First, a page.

# Teach Multiplication Using Skip Counting and Arrays

Skip counting and arrays might be worthwhile to review the basics of multiplication facts if your child has difficulty mastering complex math problems such as division and two-digit multiplication. Multiplication doesn’t need to be boring drills or flash cards. What’s more important, is your child has a solid understanding of multiplication. This article will help you understand how visuals like arrays and skip counting along a number line can help your child see how multiplication works.

Multiplication is often confused with addition. Children will also memorize multiplication facts, but not understand multiplication. What does it actually mean to multiply? Multiply means adding equal groups. The problem 2 “times” 4 indicates that we are adding a group of 2 four times.  Multiplication’s commutative property means that the answer to multiplication is the same regardless of the order in which the numbers are multiplied. We might consider “2×4” as adding a group of 2, four times OR we might think of it as adding a group of four, two times.

An array is one of the best ways to help your child visualize this. An array is a uniformly distributed arrangement of objects such as numbers in rows and columns. It’s similar to a grid. Rectangular arrays can be used to help children visualize multiplication and make it more concrete. This video will explain what an array is.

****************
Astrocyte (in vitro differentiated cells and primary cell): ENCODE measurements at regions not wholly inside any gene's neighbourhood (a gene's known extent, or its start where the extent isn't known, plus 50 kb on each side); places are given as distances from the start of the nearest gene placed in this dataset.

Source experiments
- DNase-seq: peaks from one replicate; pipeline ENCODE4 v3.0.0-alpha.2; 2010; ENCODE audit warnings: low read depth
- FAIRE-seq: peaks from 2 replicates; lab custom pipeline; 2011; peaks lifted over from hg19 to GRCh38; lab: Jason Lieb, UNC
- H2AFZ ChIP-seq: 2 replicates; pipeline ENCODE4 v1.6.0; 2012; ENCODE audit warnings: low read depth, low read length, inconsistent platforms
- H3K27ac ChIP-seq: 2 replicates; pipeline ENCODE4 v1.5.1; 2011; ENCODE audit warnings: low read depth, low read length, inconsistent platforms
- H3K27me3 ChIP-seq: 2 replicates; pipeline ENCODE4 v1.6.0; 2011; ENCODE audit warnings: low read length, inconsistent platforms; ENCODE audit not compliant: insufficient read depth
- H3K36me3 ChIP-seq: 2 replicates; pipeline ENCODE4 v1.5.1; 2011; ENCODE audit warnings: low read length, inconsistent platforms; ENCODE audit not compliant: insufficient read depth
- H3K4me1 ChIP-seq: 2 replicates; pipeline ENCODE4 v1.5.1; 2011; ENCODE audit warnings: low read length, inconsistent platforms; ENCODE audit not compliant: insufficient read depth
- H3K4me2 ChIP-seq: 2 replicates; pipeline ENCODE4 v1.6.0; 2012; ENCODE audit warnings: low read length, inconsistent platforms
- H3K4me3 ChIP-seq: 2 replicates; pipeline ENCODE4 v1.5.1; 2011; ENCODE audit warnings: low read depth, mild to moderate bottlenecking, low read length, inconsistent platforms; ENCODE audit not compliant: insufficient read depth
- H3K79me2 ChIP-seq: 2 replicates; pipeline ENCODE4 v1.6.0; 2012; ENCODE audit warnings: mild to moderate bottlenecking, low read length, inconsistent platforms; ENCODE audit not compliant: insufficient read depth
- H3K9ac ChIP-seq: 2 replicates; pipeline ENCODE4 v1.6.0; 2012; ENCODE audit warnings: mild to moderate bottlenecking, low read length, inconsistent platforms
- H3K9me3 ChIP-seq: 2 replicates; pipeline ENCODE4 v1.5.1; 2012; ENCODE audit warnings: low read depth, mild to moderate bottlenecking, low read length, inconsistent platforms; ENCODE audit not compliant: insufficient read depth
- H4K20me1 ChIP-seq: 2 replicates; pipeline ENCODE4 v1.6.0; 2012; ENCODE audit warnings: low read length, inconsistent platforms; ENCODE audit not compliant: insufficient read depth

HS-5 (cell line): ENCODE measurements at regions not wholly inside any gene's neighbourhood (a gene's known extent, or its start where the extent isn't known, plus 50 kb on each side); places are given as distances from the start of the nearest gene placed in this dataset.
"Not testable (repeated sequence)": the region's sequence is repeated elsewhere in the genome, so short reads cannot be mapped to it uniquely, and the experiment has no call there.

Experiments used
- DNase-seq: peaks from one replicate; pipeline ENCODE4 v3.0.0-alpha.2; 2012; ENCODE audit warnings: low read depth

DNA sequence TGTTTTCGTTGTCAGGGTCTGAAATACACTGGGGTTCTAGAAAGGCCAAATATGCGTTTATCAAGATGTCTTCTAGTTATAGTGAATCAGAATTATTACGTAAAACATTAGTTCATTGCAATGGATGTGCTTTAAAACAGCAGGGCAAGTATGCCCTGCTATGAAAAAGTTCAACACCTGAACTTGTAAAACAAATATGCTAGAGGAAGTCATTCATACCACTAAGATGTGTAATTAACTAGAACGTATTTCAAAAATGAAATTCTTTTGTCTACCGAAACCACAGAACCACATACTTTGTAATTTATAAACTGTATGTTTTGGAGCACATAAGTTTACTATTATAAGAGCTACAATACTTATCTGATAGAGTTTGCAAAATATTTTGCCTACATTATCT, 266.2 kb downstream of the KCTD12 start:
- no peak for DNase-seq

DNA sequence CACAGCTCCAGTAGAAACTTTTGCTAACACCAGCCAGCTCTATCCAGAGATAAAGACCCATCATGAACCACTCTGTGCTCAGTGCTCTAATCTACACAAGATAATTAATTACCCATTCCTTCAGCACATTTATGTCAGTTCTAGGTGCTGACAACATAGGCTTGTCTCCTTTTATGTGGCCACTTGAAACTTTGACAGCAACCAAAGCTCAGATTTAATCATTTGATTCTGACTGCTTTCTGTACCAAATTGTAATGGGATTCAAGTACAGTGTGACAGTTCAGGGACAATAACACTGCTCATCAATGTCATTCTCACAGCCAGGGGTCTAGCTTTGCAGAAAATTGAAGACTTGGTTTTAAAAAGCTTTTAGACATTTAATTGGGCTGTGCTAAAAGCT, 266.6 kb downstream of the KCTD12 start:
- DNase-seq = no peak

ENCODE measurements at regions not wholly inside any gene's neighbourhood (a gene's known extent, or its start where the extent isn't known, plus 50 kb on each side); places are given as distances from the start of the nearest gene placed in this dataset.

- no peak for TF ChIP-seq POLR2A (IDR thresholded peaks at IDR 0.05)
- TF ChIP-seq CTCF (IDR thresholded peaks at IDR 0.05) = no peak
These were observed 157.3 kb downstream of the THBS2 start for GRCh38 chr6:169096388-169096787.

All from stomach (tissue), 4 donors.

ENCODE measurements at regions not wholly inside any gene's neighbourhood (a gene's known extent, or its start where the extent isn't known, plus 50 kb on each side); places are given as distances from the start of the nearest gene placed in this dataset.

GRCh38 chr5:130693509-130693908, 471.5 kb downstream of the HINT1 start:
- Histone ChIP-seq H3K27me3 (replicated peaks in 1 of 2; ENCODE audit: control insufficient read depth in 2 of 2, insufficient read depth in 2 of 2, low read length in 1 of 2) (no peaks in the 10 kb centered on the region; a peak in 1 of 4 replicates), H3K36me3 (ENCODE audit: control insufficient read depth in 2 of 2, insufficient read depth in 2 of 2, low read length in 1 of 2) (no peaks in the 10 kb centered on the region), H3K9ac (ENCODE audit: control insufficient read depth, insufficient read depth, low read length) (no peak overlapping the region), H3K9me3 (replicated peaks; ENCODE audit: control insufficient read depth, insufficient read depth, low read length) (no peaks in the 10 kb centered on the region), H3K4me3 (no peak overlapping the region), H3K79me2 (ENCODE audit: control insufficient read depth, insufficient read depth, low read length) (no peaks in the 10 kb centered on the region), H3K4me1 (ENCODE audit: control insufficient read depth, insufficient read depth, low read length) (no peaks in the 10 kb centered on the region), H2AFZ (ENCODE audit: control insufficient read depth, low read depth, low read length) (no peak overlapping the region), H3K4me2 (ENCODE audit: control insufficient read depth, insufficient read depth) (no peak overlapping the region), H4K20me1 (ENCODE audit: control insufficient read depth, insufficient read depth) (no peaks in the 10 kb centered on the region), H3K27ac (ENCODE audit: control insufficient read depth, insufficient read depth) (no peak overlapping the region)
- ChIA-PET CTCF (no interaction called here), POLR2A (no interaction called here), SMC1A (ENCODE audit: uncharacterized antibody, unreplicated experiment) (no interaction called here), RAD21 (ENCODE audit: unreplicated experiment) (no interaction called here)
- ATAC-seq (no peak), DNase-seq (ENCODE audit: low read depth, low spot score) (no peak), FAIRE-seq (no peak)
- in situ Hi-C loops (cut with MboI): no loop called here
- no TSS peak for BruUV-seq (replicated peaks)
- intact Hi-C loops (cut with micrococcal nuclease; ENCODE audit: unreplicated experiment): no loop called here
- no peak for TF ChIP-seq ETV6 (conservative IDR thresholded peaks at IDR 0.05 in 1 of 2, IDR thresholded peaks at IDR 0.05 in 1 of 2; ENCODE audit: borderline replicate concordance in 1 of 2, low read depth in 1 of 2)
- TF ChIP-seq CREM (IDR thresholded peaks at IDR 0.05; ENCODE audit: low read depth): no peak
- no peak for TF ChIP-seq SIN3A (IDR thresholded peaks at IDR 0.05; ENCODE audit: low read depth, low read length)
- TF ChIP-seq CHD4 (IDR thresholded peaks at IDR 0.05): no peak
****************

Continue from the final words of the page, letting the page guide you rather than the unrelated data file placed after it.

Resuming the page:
To demonstrate multiplication, help your child draw a rectangle array with fun objects such as stars, squares, and stickers. To show 2×3, draw three rows of apples, with 2 apples in each row. Next, count the objects from one to six. Then, help your child determine that the two columns times the three rows equals six. Explain that multiplication is simply an easier way to add numbers.

Next, sort the objects into equal groups. Encourage your child’s mastery of multiplication with arrays. Ask them to draw an array from a multiplication fact that you have given them. Or ask them to identify the array that is drawn from a multiplication problem such as in the activity Multiplication: At the Market.